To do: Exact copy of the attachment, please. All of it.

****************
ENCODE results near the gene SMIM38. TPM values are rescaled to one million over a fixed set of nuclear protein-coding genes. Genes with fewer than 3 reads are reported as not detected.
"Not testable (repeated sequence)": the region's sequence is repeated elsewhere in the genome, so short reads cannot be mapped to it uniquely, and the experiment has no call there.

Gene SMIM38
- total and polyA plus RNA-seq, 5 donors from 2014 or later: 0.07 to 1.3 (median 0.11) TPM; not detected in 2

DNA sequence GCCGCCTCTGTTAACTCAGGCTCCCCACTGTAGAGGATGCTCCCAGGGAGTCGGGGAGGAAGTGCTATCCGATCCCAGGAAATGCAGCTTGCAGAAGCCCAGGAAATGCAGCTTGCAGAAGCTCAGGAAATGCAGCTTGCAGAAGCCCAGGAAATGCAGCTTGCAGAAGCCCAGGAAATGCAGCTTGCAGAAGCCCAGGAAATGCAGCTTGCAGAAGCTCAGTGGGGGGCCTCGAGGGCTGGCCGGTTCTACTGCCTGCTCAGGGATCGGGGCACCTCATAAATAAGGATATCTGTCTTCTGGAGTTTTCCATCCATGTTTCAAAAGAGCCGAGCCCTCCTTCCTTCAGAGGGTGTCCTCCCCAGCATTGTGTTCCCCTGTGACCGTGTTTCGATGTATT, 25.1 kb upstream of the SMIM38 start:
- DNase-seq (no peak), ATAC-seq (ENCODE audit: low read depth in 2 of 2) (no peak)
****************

ENCODE results near the gene SMIM38. TPM values are rescaled to one million over a fixed set of nuclear protein-coding genes. Genes with fewer than 3 reads are reported as not detected.
"Not testable (repeated sequence)": the region's sequence is repeated elsewhere in the genome, so short reads cannot be mapped to it uniquely, and the experiment has no call there.

Gene SMIM38
- total and polyA plus RNA-seq, 5 donors from 2014 or later: 0.07 to 1.3 (median 0.11) TPM; not detected in 2

DNA sequence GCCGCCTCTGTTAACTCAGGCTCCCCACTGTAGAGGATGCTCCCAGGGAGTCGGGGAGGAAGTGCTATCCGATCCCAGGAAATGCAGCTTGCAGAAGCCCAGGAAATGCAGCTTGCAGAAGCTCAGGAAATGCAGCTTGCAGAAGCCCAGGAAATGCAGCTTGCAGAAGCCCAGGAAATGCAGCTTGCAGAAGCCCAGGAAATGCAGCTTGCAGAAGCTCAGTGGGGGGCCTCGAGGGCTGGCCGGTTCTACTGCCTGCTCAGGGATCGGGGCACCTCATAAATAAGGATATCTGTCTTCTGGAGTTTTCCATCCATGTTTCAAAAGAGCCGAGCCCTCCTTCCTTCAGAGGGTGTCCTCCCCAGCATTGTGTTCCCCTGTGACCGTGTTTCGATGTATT, 25.1 kb upstream of the SMIM38 start:
- DNase-seq (no peak), ATAC-seq (ENCODE audit: low read depth in 2 of 2) (no peak)